Senior author Dr. M. Kerry O'Banion, a professor in the University of Rochester Medical Center Department of Neurobiology and Anatomy, first author Jonathan Cherry, a graduate student, and colleagues, said space is full of radiation, but Earth's magnetic field generally protects the planet and its people.
However, once astronauts leave orbit, they are exposed to a constant shower of various radioactive particles, and the longer an astronaut is in deep space, the greater the exposure.
A portion of the research was conducted at the NASA Space Radiation Laboratory at Brookhaven National Laboratory on Long Island, N.Y., to take advantage of its particle accelerators, which, by colliding matter together at very high speeds, could reproduce the radioactive particles found in space.
At Brookhaven, the animals were exposed to various doses of radiation, including levels comparable to what astronauts would experience during a mission to Mars. Cherry evaluated the cognitive and biological impact of the exposure.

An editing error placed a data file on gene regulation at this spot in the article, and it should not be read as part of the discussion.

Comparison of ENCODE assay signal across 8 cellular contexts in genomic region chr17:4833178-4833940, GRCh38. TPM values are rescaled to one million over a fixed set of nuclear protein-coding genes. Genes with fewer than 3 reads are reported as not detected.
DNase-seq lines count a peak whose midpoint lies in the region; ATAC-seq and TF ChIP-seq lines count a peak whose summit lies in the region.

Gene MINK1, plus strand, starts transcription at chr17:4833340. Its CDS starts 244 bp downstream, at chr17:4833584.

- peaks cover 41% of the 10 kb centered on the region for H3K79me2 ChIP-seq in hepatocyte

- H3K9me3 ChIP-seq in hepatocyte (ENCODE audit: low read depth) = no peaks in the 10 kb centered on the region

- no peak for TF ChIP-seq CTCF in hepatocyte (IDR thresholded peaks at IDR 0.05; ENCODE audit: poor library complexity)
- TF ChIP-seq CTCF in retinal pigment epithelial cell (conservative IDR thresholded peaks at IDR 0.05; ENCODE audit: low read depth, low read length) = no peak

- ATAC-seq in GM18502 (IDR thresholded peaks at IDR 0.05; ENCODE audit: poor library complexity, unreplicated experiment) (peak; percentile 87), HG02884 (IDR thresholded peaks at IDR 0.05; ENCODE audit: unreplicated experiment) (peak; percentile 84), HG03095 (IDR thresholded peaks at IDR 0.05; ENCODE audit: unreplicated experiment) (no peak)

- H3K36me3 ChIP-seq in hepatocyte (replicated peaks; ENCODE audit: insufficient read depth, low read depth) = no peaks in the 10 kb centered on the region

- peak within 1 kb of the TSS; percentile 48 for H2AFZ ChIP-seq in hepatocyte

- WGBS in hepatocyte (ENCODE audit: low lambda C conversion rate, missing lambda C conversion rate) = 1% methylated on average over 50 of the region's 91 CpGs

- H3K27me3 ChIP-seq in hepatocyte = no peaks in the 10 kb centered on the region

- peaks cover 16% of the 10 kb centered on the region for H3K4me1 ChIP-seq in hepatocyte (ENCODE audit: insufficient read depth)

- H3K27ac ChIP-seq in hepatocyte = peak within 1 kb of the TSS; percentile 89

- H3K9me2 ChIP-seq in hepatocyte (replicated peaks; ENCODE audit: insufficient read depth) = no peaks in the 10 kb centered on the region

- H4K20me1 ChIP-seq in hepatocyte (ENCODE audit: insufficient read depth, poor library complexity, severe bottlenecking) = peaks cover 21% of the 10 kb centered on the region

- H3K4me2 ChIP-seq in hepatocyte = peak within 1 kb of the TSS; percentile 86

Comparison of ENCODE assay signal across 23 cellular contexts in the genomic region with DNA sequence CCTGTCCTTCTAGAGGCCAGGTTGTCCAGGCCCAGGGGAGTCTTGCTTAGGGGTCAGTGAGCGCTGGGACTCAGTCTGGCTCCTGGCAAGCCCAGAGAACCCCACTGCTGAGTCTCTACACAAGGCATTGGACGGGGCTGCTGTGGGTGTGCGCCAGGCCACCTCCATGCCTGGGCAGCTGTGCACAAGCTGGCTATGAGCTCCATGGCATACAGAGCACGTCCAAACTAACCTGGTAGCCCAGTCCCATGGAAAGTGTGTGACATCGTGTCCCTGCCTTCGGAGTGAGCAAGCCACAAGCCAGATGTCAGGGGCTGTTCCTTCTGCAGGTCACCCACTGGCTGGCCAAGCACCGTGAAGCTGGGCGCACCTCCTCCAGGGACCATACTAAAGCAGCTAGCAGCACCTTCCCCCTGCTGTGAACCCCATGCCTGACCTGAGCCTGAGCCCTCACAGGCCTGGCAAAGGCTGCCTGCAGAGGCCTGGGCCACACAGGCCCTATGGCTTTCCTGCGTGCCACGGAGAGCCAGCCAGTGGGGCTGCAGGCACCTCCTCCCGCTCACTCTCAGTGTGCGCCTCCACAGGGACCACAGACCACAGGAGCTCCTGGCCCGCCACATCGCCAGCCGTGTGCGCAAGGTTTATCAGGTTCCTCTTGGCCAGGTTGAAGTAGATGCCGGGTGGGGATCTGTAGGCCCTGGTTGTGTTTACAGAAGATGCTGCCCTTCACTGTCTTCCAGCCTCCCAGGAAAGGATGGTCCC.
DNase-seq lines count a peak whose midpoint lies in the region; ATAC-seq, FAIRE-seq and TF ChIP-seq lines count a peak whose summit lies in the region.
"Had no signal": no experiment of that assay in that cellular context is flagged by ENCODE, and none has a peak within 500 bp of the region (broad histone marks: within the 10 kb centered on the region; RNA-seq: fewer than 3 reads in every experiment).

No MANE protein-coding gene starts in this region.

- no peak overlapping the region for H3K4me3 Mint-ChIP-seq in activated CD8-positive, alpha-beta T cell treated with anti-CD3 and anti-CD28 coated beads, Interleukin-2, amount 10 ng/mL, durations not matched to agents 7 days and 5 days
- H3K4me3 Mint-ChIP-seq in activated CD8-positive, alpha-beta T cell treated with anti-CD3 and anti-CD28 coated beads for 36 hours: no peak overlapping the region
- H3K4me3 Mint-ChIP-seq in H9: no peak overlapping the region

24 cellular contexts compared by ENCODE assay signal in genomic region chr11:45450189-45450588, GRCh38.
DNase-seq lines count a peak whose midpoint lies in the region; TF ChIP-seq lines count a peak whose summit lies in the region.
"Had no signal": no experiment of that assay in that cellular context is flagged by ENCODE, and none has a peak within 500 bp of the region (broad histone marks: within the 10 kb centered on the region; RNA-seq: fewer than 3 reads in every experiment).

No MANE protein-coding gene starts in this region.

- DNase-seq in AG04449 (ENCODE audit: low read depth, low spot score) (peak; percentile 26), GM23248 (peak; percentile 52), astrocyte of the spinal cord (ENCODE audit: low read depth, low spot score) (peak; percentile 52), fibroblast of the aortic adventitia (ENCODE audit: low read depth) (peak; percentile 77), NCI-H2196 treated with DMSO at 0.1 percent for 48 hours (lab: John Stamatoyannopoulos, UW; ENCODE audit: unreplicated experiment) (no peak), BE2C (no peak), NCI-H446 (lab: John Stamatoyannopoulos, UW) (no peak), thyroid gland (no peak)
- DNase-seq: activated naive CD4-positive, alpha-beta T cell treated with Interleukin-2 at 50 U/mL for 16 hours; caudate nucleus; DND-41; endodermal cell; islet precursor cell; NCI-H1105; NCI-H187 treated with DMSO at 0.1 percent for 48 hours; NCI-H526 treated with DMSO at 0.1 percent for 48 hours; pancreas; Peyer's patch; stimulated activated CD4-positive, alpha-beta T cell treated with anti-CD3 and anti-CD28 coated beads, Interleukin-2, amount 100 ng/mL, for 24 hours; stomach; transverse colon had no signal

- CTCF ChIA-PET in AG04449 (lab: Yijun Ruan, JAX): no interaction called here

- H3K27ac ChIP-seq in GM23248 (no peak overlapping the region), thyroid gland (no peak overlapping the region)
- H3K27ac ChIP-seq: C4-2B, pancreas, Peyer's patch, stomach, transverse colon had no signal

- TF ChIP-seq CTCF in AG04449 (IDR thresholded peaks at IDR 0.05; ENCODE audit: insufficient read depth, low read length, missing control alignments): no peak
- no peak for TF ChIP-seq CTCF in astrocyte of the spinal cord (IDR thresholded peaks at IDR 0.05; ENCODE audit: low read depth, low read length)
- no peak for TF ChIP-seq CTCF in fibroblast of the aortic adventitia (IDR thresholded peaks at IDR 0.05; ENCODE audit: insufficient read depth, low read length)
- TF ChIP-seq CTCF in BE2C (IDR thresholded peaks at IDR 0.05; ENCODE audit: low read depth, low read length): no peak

The study, published in the journal PLOS ONE, found mice exposed to radiation were far more likely to fail these tasks -- suggesting neurological impairment -- earlier than these symptoms would typically appear and the brains also showed signs of vascular alterations and a greater than normal accumulation of beta amyloid, linked to Alzheimer's disease.
"These findings clearly suggest that exposure to radiation in space has the potential to accelerate the development of Alzheimer's disease," O'Banion said in a statement.